Taiwan tells China to stop political manipulation

10/12/2020 09:23 PM
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Mainland Affairs Council head Chen Ming-tong
Mainland Affairs Council head Chen Ming-tong

Taipei, Oct. 12 (CNA) Taiwan urged China on Monday to stop engaging in political manipulation to avoid hurting cross-Taiwan Strait relations at a time when bilateral ties have dipped to a new low.

Mainland Affairs Council (MAC) head Chen Ming-tong (陳明通) issued the call following a broadcast by Beijing-based CCTV on Sunday night, during which Taiwanese citizen Lee Meng-chu (李孟居) "apologized" for actions that he said seriously damaged China's national security.

According to the news program, Chinese intelligence authorities "broke hundreds of information leakage cases, arrested multiple Taiwanese spies and smashed spy networks established by Taiwanese intelligence agents" in a recent crackdown.

CCTV claimed the crackdown was a successful blow against Taiwan's intelligence efforts.

It accused Taiwan's government of aligning with anti-China foreign forces to advocate Taiwan independence and challenge China's bottom line, hindering peace across the strait.

In response to the program, the MAC issued a stern protest in a written statement, accusing China of employing illegal methods to force a Taiwanese citizen to repent and acknowledge his "mistakes."

"It is malignant political manipulation to falsely incriminate a Taiwanese national for conducting espionage activities for Taiwan on a Chinese media outlet," the statement said.

According to the MAC, such a politically motivated approach deliberately undermined cross-strait relations and interfered with the normal functioning of Taiwan's democracy and society based on the rule of law.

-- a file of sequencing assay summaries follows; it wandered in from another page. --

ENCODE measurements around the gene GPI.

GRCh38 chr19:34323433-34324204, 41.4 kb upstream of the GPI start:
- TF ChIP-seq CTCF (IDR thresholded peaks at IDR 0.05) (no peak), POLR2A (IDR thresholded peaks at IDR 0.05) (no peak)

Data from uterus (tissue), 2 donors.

The MAC said it has contacted Lee's family and will provide necessary assistance as it monitors the situation.

In a news commentary show aired by CCTV after the news broadcast Sunday night, Lee, an advisor to the Fangliao Township government in Pingtung County, was depicted as a "businessman who had an axe to grind but actually was a board member of the Taiwan United Nations Alliance, which promotes Taiwan independence."

That show cited text messages between Lee and a friend identified as Chen Ya-lin (陳亞麟) via LINE to show they were planning to travel to Hong Kong to support the movement against a China extradition bill.

But Chen canceled the trip, and Lee went to Hong Kong on his own on Aug. 18, 2019, according to the show.

Lee was seen passing out leaflets at Victoria Park and voicing Taiwan's support for Hong Kong, while taking pictures with protesters wearing black T-shirts that he sent back to his LINE group in Taiwan, according to the show.

Lee then went to Shenzhen, where he was caught by armed police officers trying to take photos of them as they did training drills.

The 16 video clips and 48 photos he shot were considered "classified information," a Shenzhen national security agent said on the show.

He said the information collected by Lee could be used to analyze the number of troops and their equipment, and the intention and scale of their training.

"The recordings and photos he gathered posed a threat to national security," he claimed.

Lee was arrested in Shenzhen on Aug. 20 as he was preparing to leave, said the security agent, who warned that "Taiwan independence elements who intervene in Hong Kong affairs could be sentenced to between three years and life in line with its national security law."

Lee said he was "very sorry" for his actions and that they "were detrimental to the motherland or the country."

"Violence is not permitted and those engaged in violence must be brought to justice," Lee was shown as saying in the program in reference to Hong Kong.

(By Flor Wang, Chang Shu-lin and Lai Yen-yi)

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